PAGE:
Opening Up at Media Days

The college football season is set to kickoff in a few weeks.

For now, this is the media season. Media days, that is.

Soon, football media will descend on the conference media days, ready to ask anything possible to coaches; most of whom are ready to leave as soon as they arrive. No doubt, up in Big Ten country, the masses will flock to Jim Harbaugh. Down in ACC country, they'll wonder if Dabo Swinney's Clemson team could find its way into the title game again. On the West Coast, they'll talk about how Christian McCaffery got hosed in the Heisman voting and if they'll be snubbed again from the College Football Playoff.

And, without question, they'll be some fire directed in Dallas towards Jim Grobe, who is trying to douse the flames of an epic dumpster fire at Baylor. They'll question Oklahoma's Bob Stoops as well as to the incident with Joe Mixon, along with taking in Dorial Green-Beckham after his noted assaults while at Missouri. They'll crank the heat in Birmingham, as well, as Ole Miss's Hugh Freeze and Tennessee's Butch Jones will have some explaining to do for the press.

In fact, as this article is being released, Tennessee just agreed to a settlement to the tune of roughly two and a half million dollars. Looks like the ballroom at the Hyatt Wynfrey in Hoover will be slightly packed for Tennessee's turn at the podium.

My hope, for this season of media days, is this: Be direct. Be open. Don't circle the questions.

Too many times, NCAA coaches (as well as the pros) will provide coachspeak during press conferences. Sometimes, it's needed as the information that's being asked is of a confidential nature. However, when there's controversy, circling around the questions only triggers more of them. More scandals. More digging. More accusations. Nothing good comes out of it.

One only needs to remember ESPN's 30 For 30: Pony Excess, to be reminded that trying to dodge media inquiries leads to massive catastrophes within an athletic program. And, while the NCAA is bumbling investigations left and right, now isn't the time to set yourself up for more danger.

Think the days of the SWC were cutthroat? They were, but it's nothing like today. Programs are more cutthroat than ever; mostly because fan bases, thirsty for titles and bragging rights, are that way. The pressure and will to win can be overwhelming and can lead to a lapse in morals and ethics, as we found out in Waco this summer.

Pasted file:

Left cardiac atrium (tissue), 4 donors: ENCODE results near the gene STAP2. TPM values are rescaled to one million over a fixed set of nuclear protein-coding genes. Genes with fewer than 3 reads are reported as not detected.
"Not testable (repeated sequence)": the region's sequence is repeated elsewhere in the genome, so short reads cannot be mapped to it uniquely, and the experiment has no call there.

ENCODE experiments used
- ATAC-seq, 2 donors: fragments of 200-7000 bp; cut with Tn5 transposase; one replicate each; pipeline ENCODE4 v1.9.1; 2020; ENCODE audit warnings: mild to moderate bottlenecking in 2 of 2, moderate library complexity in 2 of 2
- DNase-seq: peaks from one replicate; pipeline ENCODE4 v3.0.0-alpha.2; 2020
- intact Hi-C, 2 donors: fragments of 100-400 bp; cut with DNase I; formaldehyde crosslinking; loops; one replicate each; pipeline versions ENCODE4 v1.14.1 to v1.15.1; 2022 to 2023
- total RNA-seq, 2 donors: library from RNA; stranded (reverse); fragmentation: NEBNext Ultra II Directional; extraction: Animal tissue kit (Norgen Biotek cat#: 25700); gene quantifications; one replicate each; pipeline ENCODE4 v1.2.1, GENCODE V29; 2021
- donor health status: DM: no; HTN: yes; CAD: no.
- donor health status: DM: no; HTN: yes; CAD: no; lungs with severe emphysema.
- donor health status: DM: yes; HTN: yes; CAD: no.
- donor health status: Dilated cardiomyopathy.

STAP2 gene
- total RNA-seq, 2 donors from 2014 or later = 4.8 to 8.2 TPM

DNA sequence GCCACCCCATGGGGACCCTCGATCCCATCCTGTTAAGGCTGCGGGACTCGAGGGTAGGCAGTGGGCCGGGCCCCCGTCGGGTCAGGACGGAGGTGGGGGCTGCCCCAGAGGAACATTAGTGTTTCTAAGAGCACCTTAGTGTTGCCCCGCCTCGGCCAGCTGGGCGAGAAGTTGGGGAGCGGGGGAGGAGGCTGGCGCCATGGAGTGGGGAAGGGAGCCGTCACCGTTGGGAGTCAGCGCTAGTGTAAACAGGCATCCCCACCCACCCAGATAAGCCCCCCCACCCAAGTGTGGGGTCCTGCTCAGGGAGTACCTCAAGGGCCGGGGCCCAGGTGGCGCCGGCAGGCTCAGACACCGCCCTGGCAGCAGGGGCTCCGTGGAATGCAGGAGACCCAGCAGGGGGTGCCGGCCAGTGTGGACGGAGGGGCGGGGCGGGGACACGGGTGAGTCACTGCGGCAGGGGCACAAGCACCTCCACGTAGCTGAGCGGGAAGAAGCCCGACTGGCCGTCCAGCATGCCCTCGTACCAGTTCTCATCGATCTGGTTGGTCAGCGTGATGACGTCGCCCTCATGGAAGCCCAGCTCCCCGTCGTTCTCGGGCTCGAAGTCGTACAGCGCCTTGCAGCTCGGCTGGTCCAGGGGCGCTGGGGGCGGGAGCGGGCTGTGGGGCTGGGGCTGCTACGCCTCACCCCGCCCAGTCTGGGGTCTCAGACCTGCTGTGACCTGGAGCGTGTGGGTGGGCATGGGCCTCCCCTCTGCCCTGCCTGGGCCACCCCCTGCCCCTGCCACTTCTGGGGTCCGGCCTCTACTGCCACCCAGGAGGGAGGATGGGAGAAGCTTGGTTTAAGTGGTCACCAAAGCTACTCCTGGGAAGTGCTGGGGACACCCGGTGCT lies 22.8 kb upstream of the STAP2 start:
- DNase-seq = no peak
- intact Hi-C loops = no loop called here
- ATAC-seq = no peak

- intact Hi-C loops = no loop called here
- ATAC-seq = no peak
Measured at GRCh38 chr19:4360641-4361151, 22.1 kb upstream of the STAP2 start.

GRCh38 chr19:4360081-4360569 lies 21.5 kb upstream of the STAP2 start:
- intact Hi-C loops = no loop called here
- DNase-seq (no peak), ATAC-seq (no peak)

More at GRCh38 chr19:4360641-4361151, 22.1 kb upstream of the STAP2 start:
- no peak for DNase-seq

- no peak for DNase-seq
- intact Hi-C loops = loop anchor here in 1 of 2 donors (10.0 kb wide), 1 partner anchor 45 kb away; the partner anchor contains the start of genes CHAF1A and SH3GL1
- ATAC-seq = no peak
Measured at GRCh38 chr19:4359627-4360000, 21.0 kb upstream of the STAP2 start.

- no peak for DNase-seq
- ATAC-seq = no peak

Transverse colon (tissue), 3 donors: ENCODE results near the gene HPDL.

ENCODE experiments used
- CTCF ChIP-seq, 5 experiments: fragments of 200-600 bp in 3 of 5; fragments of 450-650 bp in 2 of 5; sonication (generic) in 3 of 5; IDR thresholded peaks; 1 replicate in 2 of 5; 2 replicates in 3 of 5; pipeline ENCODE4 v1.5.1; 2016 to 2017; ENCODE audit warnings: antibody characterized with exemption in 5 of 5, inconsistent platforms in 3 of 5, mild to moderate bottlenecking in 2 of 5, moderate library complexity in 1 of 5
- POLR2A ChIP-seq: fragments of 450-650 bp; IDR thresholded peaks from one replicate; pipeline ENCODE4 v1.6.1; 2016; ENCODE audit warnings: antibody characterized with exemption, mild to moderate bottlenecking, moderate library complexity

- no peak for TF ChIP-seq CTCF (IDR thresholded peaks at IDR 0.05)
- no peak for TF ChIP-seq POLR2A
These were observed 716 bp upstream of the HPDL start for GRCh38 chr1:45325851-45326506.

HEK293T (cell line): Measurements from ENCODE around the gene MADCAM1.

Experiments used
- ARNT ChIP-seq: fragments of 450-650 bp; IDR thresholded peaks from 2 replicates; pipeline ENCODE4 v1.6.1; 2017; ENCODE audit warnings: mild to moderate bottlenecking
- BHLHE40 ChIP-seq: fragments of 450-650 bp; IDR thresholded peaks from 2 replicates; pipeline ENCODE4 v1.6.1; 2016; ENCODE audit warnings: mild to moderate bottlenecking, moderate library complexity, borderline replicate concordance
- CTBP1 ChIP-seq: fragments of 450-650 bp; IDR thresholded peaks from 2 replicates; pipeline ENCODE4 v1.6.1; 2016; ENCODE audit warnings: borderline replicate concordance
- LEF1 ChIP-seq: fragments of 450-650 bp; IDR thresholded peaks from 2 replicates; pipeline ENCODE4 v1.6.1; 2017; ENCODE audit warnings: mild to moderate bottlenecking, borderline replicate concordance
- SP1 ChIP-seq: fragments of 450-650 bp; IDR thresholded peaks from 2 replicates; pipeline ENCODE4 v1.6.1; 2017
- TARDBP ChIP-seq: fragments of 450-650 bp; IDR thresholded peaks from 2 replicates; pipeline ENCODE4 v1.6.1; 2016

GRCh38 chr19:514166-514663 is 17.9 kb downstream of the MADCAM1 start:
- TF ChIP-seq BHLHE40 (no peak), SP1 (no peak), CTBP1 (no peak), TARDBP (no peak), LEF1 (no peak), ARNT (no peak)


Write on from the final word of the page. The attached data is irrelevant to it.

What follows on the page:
So, beyond every fiber of common sense and judgment that any public relations expert would have, I'm begging the coaches now: if you're under investigation and you know what happened, go ahead and confess it out in public. Be upfront; admit it, address the ways you'll fix it and work to move forward from it. Is it risky? Incredibly. But it might be the only way to save your job later, as well as your program.

Let's turn back to Tennessee. If Butch Jones tries to bury this; it won't help his cause. He'll be negatively recruited on for years. If he circles around the questions, that negative light on Tennessee will only shine brighter on them. His best option is to admit that the program needs to address the major dilemmas that led to their settlement and pledge to clean up the mess that existed during his tenure. If he does it, he might win over some of the public outside of Vol Nation. If he tucks and rolls; he will look the part of a sleazy lawyer and pour some gasoline under his seat.

And yes, it will add a spice to media days like never before. However, it's also the only time you can spin a tough issue completely in your favor and have thousands of voices vouching for you. It's definitely the only way Grobe can go, especially as he's the interim hired to clean everything up. Just maybe, it'll work for someone else, as well.

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